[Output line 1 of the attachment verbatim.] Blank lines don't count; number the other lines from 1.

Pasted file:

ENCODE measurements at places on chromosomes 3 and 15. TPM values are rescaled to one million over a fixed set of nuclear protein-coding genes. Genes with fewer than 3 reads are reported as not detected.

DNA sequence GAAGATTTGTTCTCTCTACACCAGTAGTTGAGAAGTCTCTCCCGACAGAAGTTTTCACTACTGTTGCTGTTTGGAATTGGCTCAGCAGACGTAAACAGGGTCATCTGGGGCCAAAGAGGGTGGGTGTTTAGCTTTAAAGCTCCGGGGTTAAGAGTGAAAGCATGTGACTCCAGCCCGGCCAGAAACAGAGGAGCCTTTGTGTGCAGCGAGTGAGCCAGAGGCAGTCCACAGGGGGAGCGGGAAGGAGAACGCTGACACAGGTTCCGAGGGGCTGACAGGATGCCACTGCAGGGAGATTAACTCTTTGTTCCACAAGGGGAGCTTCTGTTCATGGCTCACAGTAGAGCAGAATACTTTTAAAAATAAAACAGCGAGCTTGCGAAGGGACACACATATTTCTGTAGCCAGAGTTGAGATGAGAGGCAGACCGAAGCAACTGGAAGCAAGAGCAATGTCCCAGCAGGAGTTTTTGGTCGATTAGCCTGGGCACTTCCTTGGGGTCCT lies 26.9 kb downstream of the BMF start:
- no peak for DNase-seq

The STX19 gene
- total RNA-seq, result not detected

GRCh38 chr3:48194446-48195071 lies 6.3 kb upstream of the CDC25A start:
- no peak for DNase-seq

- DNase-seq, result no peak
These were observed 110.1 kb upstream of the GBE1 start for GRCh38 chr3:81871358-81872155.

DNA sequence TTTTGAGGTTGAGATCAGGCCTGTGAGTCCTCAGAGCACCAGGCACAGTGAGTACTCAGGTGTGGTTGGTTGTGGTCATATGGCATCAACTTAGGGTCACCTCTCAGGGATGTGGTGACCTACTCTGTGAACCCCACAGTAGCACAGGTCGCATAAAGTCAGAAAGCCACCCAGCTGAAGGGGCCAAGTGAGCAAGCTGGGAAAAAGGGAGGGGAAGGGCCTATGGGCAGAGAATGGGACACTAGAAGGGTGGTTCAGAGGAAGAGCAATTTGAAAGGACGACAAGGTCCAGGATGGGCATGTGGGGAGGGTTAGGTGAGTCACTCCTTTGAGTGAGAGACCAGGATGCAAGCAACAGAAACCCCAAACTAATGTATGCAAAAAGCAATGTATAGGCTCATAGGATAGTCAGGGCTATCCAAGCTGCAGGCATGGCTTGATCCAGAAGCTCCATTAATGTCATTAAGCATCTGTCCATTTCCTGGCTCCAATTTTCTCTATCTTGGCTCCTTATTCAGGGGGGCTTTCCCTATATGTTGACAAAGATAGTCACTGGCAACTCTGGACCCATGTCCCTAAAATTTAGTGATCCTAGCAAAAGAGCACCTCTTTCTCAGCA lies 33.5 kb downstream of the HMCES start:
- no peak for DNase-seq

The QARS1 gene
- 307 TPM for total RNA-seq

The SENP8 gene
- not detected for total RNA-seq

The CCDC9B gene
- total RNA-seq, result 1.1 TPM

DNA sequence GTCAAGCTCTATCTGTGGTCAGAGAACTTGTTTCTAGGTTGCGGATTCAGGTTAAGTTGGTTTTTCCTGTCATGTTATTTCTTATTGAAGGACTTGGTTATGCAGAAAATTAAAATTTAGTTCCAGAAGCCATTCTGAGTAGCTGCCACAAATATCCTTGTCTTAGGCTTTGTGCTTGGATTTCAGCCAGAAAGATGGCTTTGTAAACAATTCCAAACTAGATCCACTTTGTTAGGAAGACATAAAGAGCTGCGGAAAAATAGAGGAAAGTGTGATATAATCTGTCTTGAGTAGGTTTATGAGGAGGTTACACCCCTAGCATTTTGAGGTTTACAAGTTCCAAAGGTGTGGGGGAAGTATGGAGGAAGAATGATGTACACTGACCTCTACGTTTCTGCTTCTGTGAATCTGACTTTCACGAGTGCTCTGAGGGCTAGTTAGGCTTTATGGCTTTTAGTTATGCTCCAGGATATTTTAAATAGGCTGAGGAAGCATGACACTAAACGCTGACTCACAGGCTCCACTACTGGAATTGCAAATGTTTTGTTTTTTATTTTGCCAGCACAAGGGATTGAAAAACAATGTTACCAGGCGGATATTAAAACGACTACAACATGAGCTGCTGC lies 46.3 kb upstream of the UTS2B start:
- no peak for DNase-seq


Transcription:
ENCODE measurements at places on chromosomes 3 and 15. TPM values are rescaled to one million over a fixed set of nuclear protein-coding genes. Genes with fewer than 3 reads are reported as not detected.